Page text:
The ICO has fined a history society after a laptop was stolen, containing private information

data breaches

The Information Commissioner’s Office (ICO) recently fined a Historical Society £500 for a data breach.

The monetary penalty was imposed on a Historical Society after a laptop, containing details of people who had donated or loaned artefacts to the society, was stolen among other things. This happened whilst an employee was working on a laptop from home.

The ICO investigation concluded that the Historical Society had no policies or procedures for employees working from home, encryption, and mobile devices. The laptop in question wasn’t encrypted.

The Historical Society should’ve had procedures in place for homeworking, as the employee allegedly worked from home on multiple occasions.

The penalty notice also details that the breach was ongoing for a period of time until remedial action was taken following the security breach. This adds to the breach that the Historical Society committed as it may have gone on for a long period of time before a remedy was imposed. Along with the matters detailed in the paragraph above, the ICO appear now satisfied to find that the Historical Society was responsible for the breach.

Data controller’s responsibility

The Historical Society, as a data controller, was responsible for keeping the data secure, as well as to comply with all eight data protection principles. The Society failed to adhere to the seventh data protection principle: to keep the private information safe and secure. The relevant provision of the Data Protection Act (DPA) is that:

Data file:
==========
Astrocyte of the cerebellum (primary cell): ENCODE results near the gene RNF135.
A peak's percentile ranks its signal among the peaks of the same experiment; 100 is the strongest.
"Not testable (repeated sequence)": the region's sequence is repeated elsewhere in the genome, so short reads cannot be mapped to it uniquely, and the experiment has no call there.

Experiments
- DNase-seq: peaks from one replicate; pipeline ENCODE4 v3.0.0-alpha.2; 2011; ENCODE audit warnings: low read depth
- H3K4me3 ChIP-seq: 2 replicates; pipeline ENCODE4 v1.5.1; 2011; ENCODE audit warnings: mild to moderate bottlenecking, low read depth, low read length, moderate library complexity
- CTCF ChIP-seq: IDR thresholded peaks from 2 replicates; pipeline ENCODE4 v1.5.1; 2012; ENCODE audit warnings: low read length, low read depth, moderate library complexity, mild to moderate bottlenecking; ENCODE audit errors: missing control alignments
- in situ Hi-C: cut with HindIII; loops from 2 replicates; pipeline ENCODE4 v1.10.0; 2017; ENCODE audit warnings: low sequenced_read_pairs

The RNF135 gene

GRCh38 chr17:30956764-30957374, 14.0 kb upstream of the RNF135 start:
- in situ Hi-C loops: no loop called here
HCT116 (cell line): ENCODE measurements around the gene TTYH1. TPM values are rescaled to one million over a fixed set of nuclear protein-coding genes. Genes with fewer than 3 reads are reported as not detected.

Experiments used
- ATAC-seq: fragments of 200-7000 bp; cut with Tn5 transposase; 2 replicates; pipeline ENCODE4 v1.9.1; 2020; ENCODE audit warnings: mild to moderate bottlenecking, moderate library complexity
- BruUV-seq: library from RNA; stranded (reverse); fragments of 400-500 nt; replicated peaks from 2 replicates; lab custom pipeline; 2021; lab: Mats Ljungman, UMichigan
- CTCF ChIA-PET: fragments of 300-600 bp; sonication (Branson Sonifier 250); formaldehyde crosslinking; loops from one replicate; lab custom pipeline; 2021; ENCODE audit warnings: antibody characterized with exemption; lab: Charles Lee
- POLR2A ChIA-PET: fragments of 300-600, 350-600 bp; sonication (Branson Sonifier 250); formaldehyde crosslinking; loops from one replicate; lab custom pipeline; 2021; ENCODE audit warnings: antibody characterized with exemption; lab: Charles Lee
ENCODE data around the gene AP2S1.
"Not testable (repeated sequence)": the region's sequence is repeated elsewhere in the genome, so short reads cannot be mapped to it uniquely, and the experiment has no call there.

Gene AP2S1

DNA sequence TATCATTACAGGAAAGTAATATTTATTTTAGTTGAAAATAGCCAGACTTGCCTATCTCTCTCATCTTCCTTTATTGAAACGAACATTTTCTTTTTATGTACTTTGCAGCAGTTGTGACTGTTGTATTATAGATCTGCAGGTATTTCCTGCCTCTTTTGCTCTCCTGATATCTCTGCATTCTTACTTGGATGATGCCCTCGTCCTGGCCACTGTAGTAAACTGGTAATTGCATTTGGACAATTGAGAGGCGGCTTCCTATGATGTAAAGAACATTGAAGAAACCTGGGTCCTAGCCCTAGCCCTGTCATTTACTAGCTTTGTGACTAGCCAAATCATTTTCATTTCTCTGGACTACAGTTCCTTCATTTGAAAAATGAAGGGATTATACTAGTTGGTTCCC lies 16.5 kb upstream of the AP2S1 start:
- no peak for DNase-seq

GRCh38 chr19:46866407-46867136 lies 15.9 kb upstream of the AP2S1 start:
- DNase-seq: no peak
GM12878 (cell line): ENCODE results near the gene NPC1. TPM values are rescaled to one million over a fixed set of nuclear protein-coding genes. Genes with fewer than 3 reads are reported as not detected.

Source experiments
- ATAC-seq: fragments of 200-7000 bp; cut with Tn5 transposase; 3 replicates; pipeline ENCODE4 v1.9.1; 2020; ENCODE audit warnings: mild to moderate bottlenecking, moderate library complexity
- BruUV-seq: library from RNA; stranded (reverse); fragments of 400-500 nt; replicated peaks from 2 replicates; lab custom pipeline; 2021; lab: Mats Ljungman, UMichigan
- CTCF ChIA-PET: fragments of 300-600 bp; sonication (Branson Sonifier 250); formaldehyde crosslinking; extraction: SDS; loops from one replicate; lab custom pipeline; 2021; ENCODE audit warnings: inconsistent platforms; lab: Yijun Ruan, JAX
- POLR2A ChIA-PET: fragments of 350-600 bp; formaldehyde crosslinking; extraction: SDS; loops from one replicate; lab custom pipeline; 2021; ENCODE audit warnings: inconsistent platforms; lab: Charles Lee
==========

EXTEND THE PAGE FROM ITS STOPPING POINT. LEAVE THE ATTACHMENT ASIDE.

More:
“appropriate technical and organisational measures shall be taken against unauthorised or unlawful processing of personal data and against accidental loss or destruction of, or damage to, personal data.”

By not having safeguards and policies in place, the Historical Society failed to prevent the ‘accidental loss’ of private data.

Censored information

We can’t delve too deep into the circumstances or details of the case as a great deal of the ICO’s monetary penalty notice was censored for legal or security purposes. The censored information includes the date of the incident, the number of individuals affected, and the individual who had the laptop stolen.

The ICO explains:

“…the personal information in this case was so sensitive we can’t give out details of the breach. The historical society knew of the potential consequences of losing the sensitive information and should have taken measures to secure the data.”

IMPORTANT: advice on this page is intended to be up-to-date for the 'first published date'.

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